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Interesting Ceramic Glazes from the Past

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amykathleen66's loves4 of 17Art Deco Lalique? Pin19 c Frog and tadpole vase
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    Posted 9 years ago

    (5 items)

    RUSKIN POTTERY Irredescent Bowl DATED 1920

    Glen Lukens, Blue Bowl

    Jacques Sicard Weller Pottery Vase

    Raku Tea Bowl

    Studio Art Pottery
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    1. inky inky, 9 years ago
      stunning colours, very beautiful!....:-)
    2. AmberRose AmberRose, 9 years ago
      Quadruple WOW!
    3. vetraio50 vetraio50, 9 years ago
      Beautiful Ruskin bowl and I adore that Raku bowl! And at the Sicard ........
      and thank you for introducing me to Missouri's Glen Lukens. He did glass too!
    4. dholdefer dholdefer, 9 years ago
      Glen Lukens (American, 1887-1967) Blue Bowl ca. 1930s
      Ceramic This exhibition celebrates the work of Missouri-born ceramicist Glen Lukens. At a time when American pottery production was dominated by design and decoration, Lukens forged new rough clay designs and discovered new glazes and glaze techniques. His work married bright colors to raw surfaces and pioneered a new approach to the ceramic vessel. Lukens’ innovations were a boon to the California dinnerware industry of the 1930s. He also worked with glass, paying special attention to the development of the vessels’ colors. An award-winning ceramicist and teacher, Glen Lukens helped change the way we see and interpret ceramics today. The exhibition Feeling, Thought and Spirit: The Ceramic Work of Glen Lukens pays tribute to one of America's innovative twentieth century ceramicists.
    5. dholdefer dholdefer, 9 years ago
      Does anyone know if Ruskin Pottery ever made "metal" bowls. The irridescent bowl above is very, very thin and very, very light...although I have been assured that it is "pottery"; it feels like a metal like copper. Anyone seen a Ruskin piece this thin and light??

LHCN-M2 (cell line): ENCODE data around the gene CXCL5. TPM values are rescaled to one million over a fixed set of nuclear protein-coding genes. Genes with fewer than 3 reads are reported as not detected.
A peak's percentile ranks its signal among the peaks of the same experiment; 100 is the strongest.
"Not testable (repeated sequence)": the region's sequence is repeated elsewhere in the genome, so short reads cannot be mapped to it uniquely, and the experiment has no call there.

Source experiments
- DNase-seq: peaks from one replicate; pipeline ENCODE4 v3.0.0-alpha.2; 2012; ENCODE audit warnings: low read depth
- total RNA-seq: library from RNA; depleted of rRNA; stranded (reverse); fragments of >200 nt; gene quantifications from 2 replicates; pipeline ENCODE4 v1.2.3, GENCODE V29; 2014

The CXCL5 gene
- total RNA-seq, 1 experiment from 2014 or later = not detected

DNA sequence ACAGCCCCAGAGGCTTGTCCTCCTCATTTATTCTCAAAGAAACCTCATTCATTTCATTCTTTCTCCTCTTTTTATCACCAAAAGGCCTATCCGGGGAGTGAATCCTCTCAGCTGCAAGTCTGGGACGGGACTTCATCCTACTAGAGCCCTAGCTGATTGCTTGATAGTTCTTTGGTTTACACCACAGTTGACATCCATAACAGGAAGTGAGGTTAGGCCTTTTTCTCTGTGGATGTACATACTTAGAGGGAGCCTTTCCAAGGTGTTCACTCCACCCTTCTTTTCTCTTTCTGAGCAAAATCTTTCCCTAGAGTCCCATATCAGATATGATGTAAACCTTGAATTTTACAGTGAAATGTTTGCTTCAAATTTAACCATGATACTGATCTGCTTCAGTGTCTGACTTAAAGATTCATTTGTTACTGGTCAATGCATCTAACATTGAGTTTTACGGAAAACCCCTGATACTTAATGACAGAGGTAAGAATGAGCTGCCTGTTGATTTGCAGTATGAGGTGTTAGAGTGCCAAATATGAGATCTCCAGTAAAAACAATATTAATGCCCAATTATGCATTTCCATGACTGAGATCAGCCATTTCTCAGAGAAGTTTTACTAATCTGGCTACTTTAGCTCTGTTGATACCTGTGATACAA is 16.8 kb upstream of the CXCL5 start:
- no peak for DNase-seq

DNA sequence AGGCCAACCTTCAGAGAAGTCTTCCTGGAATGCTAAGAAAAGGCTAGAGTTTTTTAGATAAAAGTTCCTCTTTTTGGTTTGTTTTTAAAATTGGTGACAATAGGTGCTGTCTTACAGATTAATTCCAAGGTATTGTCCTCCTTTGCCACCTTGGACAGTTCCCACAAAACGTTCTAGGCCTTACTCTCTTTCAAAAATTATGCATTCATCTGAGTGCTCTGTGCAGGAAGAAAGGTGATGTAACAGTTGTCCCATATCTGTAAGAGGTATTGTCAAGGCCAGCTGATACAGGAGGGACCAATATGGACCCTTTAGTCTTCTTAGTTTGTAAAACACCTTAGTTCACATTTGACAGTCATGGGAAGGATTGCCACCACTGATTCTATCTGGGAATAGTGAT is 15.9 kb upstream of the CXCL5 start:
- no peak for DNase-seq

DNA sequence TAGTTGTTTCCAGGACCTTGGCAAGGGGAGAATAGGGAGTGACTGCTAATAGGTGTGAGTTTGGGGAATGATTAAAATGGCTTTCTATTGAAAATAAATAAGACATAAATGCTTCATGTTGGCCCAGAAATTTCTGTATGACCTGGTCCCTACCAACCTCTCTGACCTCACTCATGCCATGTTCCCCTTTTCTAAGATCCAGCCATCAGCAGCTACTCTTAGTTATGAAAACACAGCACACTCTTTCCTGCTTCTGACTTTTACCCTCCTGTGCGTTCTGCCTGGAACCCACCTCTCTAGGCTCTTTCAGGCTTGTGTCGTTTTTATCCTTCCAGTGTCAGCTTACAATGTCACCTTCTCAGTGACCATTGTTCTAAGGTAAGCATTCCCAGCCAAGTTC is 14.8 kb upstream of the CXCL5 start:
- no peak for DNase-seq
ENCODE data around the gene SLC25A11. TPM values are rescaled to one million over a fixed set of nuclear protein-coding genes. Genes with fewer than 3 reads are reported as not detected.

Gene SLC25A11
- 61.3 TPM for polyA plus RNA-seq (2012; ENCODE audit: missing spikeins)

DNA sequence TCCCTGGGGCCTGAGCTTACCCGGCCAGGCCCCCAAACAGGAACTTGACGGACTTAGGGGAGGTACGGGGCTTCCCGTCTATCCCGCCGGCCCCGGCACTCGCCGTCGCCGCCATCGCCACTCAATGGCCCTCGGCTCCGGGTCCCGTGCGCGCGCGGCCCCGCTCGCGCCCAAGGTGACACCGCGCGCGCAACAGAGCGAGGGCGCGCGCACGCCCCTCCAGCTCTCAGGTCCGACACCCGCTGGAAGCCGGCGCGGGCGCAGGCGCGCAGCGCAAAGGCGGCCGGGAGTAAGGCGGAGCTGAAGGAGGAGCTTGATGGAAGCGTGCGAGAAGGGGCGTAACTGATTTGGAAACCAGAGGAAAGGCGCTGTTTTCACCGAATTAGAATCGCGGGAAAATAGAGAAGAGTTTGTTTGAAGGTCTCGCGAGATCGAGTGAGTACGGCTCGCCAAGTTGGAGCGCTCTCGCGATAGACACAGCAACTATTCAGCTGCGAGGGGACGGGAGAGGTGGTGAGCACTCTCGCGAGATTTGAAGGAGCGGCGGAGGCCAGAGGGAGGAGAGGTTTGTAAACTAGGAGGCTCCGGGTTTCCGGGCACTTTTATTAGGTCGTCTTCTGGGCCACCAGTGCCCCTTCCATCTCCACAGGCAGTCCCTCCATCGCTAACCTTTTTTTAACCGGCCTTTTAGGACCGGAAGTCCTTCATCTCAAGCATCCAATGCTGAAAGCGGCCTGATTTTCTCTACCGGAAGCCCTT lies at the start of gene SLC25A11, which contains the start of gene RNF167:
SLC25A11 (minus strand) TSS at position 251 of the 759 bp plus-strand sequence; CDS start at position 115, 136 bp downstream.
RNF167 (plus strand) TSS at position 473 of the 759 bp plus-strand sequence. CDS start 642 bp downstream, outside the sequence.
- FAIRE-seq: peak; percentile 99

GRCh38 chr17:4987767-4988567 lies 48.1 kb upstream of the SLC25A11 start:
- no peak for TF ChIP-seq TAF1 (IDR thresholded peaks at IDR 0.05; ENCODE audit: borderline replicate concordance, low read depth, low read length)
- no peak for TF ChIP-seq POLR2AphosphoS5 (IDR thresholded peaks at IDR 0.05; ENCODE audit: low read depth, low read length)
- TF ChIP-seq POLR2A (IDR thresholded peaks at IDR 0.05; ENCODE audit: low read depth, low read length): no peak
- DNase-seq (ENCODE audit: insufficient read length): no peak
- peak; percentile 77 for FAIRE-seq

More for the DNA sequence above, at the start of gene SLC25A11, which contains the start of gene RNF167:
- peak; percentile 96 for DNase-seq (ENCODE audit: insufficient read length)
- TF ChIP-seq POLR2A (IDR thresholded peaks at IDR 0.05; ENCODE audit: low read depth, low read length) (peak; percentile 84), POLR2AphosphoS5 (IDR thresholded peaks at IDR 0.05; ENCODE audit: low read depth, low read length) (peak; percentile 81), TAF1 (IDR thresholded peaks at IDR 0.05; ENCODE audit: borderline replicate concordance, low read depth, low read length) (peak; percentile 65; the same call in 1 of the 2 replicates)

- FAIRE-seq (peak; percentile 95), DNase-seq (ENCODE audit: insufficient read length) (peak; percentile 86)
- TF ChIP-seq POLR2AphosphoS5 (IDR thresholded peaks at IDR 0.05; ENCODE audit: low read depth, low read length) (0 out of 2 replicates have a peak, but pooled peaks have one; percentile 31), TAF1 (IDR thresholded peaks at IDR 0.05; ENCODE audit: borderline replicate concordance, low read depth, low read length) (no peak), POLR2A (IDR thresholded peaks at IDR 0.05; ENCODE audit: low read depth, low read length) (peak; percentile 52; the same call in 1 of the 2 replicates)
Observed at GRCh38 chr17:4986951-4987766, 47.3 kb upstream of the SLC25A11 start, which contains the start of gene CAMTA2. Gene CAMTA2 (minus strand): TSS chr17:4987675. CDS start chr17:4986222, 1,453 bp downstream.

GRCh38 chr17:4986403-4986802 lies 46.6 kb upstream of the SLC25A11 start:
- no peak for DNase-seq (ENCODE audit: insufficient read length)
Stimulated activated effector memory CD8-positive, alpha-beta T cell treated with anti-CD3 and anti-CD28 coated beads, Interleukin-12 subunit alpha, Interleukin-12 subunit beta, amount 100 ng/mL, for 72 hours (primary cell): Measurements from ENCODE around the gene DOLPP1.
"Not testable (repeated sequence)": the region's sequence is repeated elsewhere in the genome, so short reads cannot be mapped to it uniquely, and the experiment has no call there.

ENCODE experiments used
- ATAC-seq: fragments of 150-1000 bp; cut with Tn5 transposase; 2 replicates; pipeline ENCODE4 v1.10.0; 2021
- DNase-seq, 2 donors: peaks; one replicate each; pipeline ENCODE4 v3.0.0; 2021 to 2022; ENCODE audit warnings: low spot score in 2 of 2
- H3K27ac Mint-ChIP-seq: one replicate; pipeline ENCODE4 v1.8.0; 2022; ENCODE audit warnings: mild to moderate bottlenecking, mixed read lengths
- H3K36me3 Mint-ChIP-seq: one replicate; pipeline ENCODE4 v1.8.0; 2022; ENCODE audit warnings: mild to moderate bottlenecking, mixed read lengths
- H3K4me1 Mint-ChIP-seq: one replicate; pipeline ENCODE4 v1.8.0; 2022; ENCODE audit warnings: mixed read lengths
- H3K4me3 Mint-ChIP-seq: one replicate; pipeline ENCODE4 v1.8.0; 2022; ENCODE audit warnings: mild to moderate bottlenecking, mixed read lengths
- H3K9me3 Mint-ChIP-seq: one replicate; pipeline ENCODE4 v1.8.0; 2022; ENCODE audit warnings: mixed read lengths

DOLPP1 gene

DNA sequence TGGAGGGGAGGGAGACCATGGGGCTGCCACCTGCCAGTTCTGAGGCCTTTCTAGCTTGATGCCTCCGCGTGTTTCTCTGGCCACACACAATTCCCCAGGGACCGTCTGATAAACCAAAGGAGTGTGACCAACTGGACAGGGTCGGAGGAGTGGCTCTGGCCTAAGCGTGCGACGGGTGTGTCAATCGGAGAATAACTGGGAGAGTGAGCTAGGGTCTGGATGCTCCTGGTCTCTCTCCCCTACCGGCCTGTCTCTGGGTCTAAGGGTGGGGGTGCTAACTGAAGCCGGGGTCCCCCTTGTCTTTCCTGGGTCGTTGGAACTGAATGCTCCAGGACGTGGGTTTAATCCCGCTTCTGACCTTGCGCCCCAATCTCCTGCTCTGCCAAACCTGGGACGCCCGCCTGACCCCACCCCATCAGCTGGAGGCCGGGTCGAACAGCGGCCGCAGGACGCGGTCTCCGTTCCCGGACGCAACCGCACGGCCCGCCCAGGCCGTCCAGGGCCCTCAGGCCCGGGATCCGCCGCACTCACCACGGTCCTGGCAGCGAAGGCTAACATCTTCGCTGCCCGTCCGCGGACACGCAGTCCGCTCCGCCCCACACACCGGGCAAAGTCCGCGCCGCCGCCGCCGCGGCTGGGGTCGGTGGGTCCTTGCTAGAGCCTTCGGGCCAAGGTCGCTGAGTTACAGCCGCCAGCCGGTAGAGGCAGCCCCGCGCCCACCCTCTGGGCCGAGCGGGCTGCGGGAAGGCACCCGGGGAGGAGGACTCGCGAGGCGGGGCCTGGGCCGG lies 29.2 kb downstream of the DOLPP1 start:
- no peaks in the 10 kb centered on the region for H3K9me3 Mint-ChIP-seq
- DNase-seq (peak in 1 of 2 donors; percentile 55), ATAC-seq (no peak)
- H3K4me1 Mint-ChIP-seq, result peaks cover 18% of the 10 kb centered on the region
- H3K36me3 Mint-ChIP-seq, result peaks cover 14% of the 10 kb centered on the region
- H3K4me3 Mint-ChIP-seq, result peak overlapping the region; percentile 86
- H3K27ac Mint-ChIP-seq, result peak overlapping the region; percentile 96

6. vetraio50 vetraio50, 9 years ago
      I've not heard of it. It is pottery. From 1901 William Nixon was recruited from Wedgwood as head turner. These potters were amazing at what they did: another factory that did this very thin ware on lustre pieces was Royal Lancastrian. Their thrower was a guy called E.T.Radford. The Howson Taylors were very fastidious about their glazes and the secrets went with them to their graves.
      You have some very lovely vases here.

      Read a short article here where a bowl like yours is mentioned :

      "The workers were encouraged to search the natural world around them for inspiration. It means that you have the colours of pink hawthorn in some of the glazes along with gorse yellows or a wonderful harebell blue. I have also seen glazes which suggest sloughed snake skins and the most beautiful purples, reminiscent of late afternoon light, on Ruskin eggshell bowls, almost too delicate to handle. "
    7. vetraio50 vetraio50, 9 years ago
      One other thing though: you will see the Ruskin name on the back of silver and white metal mounts of their cabochons that are brooches.
    8. dholdefer dholdefer, 9 years ago
      Thanks for the information...I guess it is time for me to believe what you and the seller have said, and stop believing what my eyes and touch say...

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